In theory, Arkham Asylum is supposed to be a place for the “criminally insane” of Gotham City to receive treatment. Although it’s supposed to be a place healing, it’s become a repository for many of Batman’s most famous villains. Since it debuted in 1974’s Batman #258, by Dennis O’Neil and Irv Novick, Arkham has held icons like the Joker and Poison Ivy to more minor characters like Mudface and Hatman, and it’s even lent its name to an iconic series of Batman video games.
Despite its stated mission, Arkham Asylum has been a breeding ground for almost as many criminals as its treats. Now, we’re taking a closer look at some of the villains who spent time in Arkham as medical professionals, staff members, facilities employees or had any kind of other official position at the most dangerous place in Gotham.
One of the villains of the ongoing Batman “Fear State” crossover event is Sean Mahoney, Peacekeeper-01. Created by James Tynion IV and Jorge Jimenez in Infinite Frontier #0, Mahoney was a security guard at Arkham Asylum. He discovered Bane’s dead body moments before a vicious attack ensued at the asylum. Mahoney saved two nurses, but as a result, he lost an arm and a leg.
After being approached by Simon Saint, Mahoney accepted a lucrative offer to rid Gotham of Batman as the face of the Magistrate program, which saw Gotham City turned into a police state. Peacekeeper-01 has a very personal grudge against Batman and the GCPD partly because his father was a disgraced cop, who was fired for taking bribes by Batman’s close ally, Jim Gordon. Saint turned Mahoney into a cyborg complete with an extremely advanced prosthesis that would give him superhuman abilities.
Created by Paul Dini, Marty Isenberg and Robert N. Skir, Lyle Bolton was a security guard at Arkham who debuted as the villain Lock-Up in Batman: The Animated Series. As a villain, Lock-Up specialized in incarceration and high-tech security systems. He wears riot gear and wields a steel chain and a baton. While he is a Batman villain, at one point, he was tolerated by the Dark Knight because with the help of KG Beast and the Trigger Twins, he had control over Blackgate Prison while Gotham City was reduced to rubble during the “No Man’s Land” crossover event. This arrangement soon ended because Batman and Nightwing overthrew Bolton. Blackgate was then retaken by the authorities.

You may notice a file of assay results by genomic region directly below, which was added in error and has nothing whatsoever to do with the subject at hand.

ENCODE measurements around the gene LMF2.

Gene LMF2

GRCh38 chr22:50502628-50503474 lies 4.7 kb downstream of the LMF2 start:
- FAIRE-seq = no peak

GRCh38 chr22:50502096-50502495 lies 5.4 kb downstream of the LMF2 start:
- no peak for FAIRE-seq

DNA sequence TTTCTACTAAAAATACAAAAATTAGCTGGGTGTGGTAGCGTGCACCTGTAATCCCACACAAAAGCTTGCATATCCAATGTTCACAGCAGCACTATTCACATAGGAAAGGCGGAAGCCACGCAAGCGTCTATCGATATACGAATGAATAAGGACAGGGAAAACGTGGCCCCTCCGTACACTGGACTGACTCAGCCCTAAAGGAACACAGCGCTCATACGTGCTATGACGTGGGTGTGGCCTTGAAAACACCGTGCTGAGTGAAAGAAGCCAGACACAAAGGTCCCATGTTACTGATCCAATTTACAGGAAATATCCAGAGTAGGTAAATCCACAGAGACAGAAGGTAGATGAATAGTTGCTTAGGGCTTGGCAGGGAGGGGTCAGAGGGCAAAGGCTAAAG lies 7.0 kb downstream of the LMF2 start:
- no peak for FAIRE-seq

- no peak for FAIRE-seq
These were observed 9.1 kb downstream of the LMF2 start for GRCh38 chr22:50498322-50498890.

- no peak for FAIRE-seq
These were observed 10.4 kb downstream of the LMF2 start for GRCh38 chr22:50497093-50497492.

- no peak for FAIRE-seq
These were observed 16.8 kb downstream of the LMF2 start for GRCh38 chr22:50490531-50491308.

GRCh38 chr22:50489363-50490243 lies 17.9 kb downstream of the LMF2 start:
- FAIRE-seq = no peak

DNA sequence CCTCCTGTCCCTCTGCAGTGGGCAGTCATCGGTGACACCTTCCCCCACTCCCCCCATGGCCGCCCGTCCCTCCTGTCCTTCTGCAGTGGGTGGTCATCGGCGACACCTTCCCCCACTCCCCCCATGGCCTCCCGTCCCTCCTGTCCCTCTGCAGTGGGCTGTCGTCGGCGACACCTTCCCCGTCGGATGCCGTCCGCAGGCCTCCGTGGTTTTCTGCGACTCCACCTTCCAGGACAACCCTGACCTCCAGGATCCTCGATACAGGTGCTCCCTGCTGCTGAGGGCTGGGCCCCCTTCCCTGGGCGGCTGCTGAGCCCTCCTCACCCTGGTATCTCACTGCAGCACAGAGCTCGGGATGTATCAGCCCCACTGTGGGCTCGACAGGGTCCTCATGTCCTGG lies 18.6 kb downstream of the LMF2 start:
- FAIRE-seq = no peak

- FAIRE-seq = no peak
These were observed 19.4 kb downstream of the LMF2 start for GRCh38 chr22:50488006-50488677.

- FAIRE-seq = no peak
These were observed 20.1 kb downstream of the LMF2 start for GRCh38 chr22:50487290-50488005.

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Benjamin Stoner, aka Anti-Fate, was Arkham Asylum’s head doctor. Created by J.M DeMatteis and Keith Giffen in 1987’s Doctor Fate #1, Stoner was chosen as the vessel of Typhon, the Lord of Chaos. Since Typhon possession of him, Stoner himself wasn’t actually a villain. Doctor Fate freed him from Typhon’s influence and thus, Stoner returned to being a human after briefly serving as the antithesis to Doctor Fate.
Hugo Strange has been one of Batman’s most fearsome opponents since he was created by Bill Finger and Bob Kane in 1940’s Detective Comics #36. Following a failed attempt to beat Batman, Strange was put in “city asylum”(at the time, the Arkham Asylum name hadn’t been created yet.)
He eventually escaped, and with that, Gotham became that much more dangerous. With genius-level intellect, the knowledge of Batman’s identity, and mastery of psychology, which he used to tortuous effect on several Arkham patients, Hugo Strange is no slouch, even compared to the fearsome villains of Batman’s rogues’ gallery. What makes the mad professor interesting is that he doesn’t just want to destroy Batman; he wants to be Batman.